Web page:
<-- He actually does us good

3. Limiting executive (or bankers') pay would remove one of the biggest draws of educated foreigners to the US. I know it's cool to hate on immigrants, but my God, people, that's what built (and builds) America. While you're playing Wii and feeling your friend with benefits' boob, immigrants are hard at work making money so you can find a job at Daddy's company.

4. This is just plain misguided. Regulation to make the industry less of a structural risk to the economy and push down indebtedness and sketchy credit default swaps is another question entirely; that's necessary, but it is most certainly not achieved by telling bankers that the law somehow prohibits them from making above some arbitrary number. If salaries are somehow a contributor to the problem (and they aren't compared with investors and the short-term profits they desire which put the long-term health of financial firms at risk) this is best addressed via stronger corporate governance, not congressionally mandated pay levels. Mandate independent boards of directors and forbid CEOs from serving on boards, then let enhanced corporate governance determine what a company itself wants to pay its employees, including executives.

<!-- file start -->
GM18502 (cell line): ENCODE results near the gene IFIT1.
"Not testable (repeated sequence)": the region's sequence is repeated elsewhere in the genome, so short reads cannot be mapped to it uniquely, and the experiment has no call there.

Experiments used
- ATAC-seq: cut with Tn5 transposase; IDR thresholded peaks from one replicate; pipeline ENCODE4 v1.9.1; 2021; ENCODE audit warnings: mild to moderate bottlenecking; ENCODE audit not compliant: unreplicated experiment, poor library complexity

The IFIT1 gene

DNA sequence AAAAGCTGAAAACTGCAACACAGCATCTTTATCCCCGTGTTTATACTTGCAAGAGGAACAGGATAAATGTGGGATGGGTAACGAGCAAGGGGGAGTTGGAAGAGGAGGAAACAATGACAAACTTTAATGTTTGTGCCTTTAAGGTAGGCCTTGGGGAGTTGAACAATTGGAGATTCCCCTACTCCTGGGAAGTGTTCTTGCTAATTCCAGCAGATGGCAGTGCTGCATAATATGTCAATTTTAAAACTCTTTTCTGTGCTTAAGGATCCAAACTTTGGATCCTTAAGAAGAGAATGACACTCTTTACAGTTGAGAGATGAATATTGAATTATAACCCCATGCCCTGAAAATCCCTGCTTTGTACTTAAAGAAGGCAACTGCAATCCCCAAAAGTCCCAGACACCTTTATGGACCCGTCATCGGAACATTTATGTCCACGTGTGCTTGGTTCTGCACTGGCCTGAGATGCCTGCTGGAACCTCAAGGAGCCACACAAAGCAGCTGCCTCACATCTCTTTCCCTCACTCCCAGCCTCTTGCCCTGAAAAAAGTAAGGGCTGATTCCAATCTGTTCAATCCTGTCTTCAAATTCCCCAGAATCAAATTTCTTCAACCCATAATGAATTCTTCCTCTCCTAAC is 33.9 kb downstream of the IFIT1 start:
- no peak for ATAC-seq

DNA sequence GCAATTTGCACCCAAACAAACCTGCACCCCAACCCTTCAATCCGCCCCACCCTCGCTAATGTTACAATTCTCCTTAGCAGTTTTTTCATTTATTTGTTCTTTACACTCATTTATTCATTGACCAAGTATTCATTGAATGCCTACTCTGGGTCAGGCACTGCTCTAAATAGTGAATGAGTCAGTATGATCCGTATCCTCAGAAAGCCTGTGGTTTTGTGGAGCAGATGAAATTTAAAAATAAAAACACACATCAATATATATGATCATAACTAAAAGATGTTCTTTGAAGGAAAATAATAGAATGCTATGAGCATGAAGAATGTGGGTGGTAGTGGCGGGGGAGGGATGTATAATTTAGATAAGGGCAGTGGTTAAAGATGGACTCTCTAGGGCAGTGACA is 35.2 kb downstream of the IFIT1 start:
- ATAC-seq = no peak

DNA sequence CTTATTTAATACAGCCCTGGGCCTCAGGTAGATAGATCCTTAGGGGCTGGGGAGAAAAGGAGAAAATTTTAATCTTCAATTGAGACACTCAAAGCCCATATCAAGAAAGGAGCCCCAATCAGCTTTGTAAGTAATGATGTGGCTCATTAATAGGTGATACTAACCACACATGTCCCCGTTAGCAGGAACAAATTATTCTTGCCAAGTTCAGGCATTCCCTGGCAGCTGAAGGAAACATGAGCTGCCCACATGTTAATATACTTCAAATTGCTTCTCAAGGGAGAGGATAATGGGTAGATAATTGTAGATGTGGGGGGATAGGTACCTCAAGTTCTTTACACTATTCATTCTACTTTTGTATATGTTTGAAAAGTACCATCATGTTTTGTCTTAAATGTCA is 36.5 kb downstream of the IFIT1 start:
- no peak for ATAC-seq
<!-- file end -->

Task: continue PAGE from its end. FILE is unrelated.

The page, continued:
5. Is this constitutional? I can't imagine on what constitutional grounds government can tell a private industry how much it can pay people. Why not have pay limits on lawyers, plastic surgeons, or people who lisp?

But here's a better idea: why not cap the salary of A-Rod and every other baseball player at $20,000. After all, as a monopoly, the MLB is regulated by Congress as well -- and unlike bankers they neither significantly effect the US economy nor produce anything that we've been able to export. Why the rage at bankers working 90-hour weeks year-round who make $2 million, but not at 22-year-old uneducated pitchers who make $28 million for playing a kid's game 6 months of the year, a few days a week? Let's give them mandated pay levels, too, and maybe Cuban players will stay in the Cuban leagues with their Raul Castro-mandated pay levels.

On another note, it's unbelievable how Congress (probably correctly) thinks the American people find it palatable to pay baseball players huge money to play a child's game but thinks the same American people can't stand a middle-aged, highly educated banker making much less. Do we really want Congress to make a law ensuring that the highest-paid Americans are steroid-soaked baseball players? Is that what we aspire to as a people? Hitting balls with sticks? It's an interesting philosophical/cultural/sociological point, and it's pretty damn messed up.

Lenin's rotting lips have probably curled into a smirk in the tomb. By the way, it was Lenin who gave workers color-coded cards to determine what day they would have off, since people should work on Sunday in an atheist society. Will Paul Volcker arbitrarily give us color-coded cards determining our salary?